Synthese 166 (1):55 - 68 (2009)

Authors
Armin W. Schulz
University of Kansas
Abstract
This paper defends the communitarian account of meaning against Boghossian’s (Wittgensteinian) arguments. Boghossian argues that whilst such an account might be able to accommodate the infinitary characteristic of meaning, it cannot account for its normativity: he claims that, since the dispositions of a group must mirror those of its members, the former cannot be used to evaluate the latter. However, as this paper aims to make clear, this reasoning is fallacious. Modelling the issue with four (justifiable) assumptions, it shows that Condorcet’s ‘Jury Theorem’ can be used to prove that the dispositions of the majority of the members of a group can differ from those of any individual member in a way that makes it possible to use communal dispositions as a standard with which individual dispositions can be assessed. Moreover, the argument of the paper is also shown to have general implications for the use of formal methods in the explanation of the nature of certain fallacious inferences.
Keywords Condorcet’s Jury Theorem  The rule-following considerations  Communitarianism  Dispositionalism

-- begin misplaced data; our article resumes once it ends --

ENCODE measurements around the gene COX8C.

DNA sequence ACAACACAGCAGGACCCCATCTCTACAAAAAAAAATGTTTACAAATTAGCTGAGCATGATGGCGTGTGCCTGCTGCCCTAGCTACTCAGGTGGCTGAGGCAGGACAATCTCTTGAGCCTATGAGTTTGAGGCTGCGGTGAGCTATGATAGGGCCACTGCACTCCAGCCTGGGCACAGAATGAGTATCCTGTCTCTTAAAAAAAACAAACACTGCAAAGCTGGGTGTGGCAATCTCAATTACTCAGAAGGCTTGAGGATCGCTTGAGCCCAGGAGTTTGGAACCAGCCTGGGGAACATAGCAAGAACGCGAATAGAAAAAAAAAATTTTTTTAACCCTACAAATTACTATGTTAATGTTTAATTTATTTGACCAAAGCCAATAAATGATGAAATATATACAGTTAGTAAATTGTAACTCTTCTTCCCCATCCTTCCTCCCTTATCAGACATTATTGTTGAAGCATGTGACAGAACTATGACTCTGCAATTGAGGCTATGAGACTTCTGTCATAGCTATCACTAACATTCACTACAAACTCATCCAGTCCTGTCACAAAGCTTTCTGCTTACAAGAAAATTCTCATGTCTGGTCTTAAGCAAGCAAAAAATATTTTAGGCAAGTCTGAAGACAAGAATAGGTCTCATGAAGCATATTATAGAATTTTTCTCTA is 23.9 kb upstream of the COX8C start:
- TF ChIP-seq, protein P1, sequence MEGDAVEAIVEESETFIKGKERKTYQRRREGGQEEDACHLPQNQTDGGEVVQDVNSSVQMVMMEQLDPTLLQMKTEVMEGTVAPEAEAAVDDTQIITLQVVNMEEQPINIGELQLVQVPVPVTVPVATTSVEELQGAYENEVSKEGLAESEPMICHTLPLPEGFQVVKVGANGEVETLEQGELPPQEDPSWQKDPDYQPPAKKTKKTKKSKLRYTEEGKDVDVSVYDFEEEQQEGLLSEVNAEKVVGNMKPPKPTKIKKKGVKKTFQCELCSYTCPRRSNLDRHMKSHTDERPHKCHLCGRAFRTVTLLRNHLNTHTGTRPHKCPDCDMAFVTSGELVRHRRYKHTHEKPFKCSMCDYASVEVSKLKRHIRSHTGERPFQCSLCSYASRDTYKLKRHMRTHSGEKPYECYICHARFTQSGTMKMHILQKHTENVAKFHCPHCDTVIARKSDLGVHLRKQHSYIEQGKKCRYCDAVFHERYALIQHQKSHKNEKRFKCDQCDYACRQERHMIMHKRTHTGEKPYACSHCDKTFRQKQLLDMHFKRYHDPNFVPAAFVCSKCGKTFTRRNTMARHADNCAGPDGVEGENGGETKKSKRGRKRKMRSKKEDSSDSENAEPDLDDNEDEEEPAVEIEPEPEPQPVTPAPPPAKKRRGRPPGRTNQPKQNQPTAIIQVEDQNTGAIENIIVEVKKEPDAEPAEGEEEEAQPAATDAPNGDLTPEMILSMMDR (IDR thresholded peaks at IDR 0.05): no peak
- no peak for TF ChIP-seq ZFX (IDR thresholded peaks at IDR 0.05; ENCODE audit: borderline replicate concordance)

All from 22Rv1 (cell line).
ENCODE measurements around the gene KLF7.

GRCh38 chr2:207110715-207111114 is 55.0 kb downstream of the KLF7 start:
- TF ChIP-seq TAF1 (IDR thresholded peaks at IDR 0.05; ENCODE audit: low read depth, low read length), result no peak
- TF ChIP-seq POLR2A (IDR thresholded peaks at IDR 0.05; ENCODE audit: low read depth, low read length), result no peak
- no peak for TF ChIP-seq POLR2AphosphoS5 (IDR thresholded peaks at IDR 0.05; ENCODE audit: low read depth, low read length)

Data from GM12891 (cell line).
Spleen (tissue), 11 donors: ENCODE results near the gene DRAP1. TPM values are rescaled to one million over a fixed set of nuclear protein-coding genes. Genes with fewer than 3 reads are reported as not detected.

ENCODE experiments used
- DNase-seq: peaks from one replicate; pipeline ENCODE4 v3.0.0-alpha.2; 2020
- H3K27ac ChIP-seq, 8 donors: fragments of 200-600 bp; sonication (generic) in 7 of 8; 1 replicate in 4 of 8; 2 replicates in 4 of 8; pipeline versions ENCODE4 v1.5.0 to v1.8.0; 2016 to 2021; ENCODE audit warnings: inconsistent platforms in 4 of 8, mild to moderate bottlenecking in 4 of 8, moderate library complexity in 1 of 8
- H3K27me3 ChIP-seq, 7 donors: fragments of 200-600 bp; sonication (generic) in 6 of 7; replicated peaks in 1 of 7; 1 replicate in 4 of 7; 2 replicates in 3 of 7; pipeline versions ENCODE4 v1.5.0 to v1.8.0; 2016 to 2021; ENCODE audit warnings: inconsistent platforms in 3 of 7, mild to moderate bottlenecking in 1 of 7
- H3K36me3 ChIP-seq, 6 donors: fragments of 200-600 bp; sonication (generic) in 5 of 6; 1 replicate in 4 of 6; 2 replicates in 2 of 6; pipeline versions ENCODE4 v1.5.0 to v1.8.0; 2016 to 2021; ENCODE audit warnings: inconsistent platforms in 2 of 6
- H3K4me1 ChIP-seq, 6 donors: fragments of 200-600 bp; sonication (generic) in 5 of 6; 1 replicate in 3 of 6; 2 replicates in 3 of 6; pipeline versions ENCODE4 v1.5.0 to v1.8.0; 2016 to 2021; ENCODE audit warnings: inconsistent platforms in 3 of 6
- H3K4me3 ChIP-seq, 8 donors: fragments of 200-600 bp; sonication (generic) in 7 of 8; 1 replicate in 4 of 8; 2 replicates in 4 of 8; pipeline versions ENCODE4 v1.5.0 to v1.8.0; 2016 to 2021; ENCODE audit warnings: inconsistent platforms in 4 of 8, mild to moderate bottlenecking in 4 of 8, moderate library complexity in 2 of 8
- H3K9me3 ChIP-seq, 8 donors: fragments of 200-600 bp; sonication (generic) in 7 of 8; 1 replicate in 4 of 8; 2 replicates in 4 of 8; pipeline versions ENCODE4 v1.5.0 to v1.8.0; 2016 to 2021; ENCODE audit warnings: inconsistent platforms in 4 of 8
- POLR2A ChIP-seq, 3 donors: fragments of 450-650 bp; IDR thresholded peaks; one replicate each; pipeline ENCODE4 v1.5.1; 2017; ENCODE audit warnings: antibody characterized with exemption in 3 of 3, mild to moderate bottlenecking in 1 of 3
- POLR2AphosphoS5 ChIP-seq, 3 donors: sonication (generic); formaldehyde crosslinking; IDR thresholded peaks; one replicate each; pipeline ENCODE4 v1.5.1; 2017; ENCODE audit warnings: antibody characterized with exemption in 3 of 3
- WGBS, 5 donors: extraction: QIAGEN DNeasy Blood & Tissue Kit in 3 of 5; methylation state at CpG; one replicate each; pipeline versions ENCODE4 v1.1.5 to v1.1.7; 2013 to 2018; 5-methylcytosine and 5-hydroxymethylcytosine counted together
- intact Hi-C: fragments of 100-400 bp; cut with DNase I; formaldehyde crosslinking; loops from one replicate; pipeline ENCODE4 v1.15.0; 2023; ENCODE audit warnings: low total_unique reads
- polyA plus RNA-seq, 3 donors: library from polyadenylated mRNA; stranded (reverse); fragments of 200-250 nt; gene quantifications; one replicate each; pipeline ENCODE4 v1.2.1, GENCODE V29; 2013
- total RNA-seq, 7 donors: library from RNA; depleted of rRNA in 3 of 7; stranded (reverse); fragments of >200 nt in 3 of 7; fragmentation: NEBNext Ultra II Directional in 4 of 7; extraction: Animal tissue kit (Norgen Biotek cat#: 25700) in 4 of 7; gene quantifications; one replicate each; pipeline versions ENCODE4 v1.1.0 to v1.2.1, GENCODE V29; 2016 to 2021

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Reprint years 2007, 2009
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DOI 10.1007/s11229-007-9257-7
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References found in this work BETA

Semantics, Wisconsin Style.Jerry A. Fodor - 1984 - Synthese 59 (3):231-50.

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Citations of this work BETA

The Benefits of Rule Following: A New Account of the Evolution of Desires.Armin Schulz - 2013 - Studies in History and Philosophy of Science Part C: Studies in History and Philosophy of Biological and Biomedical Sciences 44 (4 A):595-603.
The Benefits of Rule Following: A New Account of the Evolution of Desires.Armin Schulz - 2013 - Studies in History and Philosophy of Science Part C: Studies in History and Philosophy of Biological and Biomedical Sciences 44 (4):595-603.

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